Severe Geomagnetic Storm Declared For The First Time in 20 Years, Will Hit The U.S.

In this long exposure photograph, a car drives past and illuminates poplars as the northern lights glow in the night sky above the village of Daillens, Switzerland, early Saturday, May 11, 2024. (Laurent Gillieron/Keystone via AP)
In this long exposure photograph, a car drives past and illuminates poplars as the northern lights glow in the night sky above the village of Daillens, Switzerland, early Saturday, May 11, 2024. (Laurent Gillieron/Keystone via AP)

OAN’s Sophia Flores
5:35 PM – Friday, May 10, 2024

The largest solar storm to hit the United States in more than two decades is expected to arrive as soon as Friday evening.

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Scientists say the solar phenomenon, a G4 severe-geomagnetic-storm, occurs when high-energy particles released from solar flares ejected by the sun reach Earth. However, the effects are rarely felt here, as the sun is 93 million miles away from Earth.

This rare event will allow millions of Americans the opportunity to see Aurora Borealis, or northern lights.Β 

According to experts, the northern lights are “charged particles from the sun’s surface interacting with earth’s magnetic field.”

Researchers with The National Oceanic and Atmospheric Administration (NOAA) say that while the lights could reach as far south as Alabama, those north of northern California will most likely be able to see the solar storm with the naked eye as long as there is little to no light pollution.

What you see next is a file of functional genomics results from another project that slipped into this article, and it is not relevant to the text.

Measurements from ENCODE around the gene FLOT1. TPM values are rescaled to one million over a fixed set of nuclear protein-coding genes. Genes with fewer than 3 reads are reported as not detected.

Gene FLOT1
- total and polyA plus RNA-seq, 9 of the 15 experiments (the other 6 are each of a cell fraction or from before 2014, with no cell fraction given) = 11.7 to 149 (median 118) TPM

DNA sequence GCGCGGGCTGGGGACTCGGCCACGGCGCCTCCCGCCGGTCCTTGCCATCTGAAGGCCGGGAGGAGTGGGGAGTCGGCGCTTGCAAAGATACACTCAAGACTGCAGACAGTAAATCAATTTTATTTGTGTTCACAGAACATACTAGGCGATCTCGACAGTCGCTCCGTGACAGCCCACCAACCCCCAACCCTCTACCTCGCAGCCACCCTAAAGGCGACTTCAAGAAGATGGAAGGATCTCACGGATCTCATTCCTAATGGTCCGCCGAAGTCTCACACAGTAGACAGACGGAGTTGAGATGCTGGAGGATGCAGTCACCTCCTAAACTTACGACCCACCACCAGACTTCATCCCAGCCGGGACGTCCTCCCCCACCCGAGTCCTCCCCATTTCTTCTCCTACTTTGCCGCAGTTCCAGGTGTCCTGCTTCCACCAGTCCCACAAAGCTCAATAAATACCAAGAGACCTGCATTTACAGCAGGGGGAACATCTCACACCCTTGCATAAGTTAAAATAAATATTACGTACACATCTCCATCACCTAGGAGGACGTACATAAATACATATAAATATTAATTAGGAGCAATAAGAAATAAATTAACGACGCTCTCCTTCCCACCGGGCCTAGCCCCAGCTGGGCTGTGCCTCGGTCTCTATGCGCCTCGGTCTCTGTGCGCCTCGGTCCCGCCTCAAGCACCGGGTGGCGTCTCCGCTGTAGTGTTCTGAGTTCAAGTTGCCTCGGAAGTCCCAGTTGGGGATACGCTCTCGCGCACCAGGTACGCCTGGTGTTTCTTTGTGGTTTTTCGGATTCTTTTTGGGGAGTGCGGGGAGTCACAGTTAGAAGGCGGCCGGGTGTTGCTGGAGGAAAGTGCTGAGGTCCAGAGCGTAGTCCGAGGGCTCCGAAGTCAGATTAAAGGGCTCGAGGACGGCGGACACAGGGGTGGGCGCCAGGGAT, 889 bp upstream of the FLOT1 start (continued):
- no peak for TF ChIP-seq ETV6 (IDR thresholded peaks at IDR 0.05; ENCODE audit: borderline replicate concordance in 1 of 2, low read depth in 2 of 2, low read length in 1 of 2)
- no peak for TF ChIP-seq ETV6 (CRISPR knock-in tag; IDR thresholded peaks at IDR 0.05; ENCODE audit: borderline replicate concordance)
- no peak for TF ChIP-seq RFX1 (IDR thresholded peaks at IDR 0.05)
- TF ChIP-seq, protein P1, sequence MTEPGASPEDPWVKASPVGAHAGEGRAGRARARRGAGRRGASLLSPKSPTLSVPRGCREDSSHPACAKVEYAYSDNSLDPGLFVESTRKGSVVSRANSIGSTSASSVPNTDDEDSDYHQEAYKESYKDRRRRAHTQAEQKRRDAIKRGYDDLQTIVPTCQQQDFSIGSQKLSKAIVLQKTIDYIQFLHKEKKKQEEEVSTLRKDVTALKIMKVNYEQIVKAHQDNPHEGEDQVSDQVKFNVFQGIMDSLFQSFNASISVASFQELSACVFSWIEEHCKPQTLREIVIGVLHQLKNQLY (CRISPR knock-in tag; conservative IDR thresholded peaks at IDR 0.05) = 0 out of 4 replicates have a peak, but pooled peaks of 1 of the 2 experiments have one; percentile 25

The solar storm could interrupt communications, as the magnitude could cause widespread electrical disruptions, blackouts and damage to critical infrastructure.

“Geomagnetic storms can impact infrastructure in near-Earth orbit and on Earth’s surface, potentially disrupting communications, the electric power grid, navigation, radio and satellite operations,” NOAA said. “[The Space Weather Prediction Center] has notified the operators of these systems so they can take protective action.”

The NOAA revealed that the worst-case scenario would be similar to what happened during the 1859 Carrington event. During that solar storm, which was the most intense geomagnetic storm in recorded history, magnitude from it caused widespread electrical disruptions, blackouts and damaged critical infrastructure.

Scientists have discovered that this current storm, Sunspot AR3664, has reached a size that competes with the sunspot responsible for the Carrington event.

The true strength of the storm will not be known until roughly 8 p.m. ET on Friday when coronal mass ejections (CMEs) are about a million miles from Earth. There appear to be at least five CMEs directed towards Earth. Once they crash into Earth’s magnetic field, there will be a temporary weakening of our protective shield, known as a geomagnetic storm.

The disturbance is likely to peak on Saturday, May 11th. It will last until Sunday.

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